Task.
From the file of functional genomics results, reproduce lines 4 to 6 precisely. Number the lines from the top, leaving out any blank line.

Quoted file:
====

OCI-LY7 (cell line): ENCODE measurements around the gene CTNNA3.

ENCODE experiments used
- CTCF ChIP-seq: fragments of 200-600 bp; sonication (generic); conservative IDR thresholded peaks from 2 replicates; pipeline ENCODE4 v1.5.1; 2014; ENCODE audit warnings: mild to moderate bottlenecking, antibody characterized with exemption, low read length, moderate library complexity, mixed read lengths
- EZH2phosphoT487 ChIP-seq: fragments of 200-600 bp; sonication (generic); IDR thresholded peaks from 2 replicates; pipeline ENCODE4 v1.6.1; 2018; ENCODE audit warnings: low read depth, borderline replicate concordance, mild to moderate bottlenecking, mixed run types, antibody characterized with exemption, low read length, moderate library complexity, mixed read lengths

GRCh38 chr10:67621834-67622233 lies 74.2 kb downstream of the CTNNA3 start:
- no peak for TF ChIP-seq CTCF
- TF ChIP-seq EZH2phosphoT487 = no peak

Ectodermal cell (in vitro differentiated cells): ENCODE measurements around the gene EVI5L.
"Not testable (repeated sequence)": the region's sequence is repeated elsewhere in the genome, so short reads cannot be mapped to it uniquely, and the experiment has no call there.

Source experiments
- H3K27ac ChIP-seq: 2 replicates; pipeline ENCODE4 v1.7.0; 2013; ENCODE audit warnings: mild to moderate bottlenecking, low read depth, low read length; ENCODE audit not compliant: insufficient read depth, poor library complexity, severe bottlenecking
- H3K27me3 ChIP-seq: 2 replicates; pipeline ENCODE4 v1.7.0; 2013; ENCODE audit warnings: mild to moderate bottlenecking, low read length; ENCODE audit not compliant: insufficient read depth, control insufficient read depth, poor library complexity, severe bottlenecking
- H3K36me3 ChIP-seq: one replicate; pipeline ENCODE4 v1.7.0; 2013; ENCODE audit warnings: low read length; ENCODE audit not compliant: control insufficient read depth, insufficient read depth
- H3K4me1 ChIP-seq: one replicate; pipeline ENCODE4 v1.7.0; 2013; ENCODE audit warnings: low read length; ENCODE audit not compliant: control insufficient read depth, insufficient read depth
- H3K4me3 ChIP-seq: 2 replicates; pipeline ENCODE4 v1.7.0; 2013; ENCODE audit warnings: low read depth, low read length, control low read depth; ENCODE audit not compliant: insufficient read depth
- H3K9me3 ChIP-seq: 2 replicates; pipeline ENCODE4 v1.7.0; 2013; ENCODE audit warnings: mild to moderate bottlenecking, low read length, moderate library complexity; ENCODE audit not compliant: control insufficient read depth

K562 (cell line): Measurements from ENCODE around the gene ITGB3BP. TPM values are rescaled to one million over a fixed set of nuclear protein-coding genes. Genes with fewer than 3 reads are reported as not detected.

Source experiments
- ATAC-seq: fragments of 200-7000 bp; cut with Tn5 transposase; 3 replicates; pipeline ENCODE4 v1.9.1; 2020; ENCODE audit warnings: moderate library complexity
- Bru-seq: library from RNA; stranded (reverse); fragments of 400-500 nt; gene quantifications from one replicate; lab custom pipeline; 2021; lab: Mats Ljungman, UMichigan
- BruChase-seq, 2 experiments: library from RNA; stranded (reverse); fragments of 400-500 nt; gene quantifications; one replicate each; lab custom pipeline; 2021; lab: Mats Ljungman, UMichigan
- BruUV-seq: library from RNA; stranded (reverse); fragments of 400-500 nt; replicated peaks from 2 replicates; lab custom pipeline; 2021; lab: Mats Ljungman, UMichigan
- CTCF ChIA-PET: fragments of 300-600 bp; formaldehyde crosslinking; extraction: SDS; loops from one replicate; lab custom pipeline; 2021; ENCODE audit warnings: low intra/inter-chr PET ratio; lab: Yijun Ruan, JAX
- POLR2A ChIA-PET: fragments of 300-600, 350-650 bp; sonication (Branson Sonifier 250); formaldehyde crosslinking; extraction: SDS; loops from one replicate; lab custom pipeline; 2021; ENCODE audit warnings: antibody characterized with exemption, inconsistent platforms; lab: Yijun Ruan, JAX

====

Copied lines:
- EZH2phosphoT487 ChIP-seq: fragments of 200-600 bp; sonication (generic); IDR thresholded peaks from 2 replicates; pipeline ENCODE4 v1.6.1; 2018; ENCODE audit warnings: low read depth, borderline replicate concordance, mild to moderate bottlenecking, mixed run types, antibody characterized with exemption, low read length, moderate library complexity, mixed read lengths

GRCh38 chr10:67621834-67622233 lies 74.2 kb downstream of the CTNNA3 start:
- no peak for TF ChIP-seq CTCF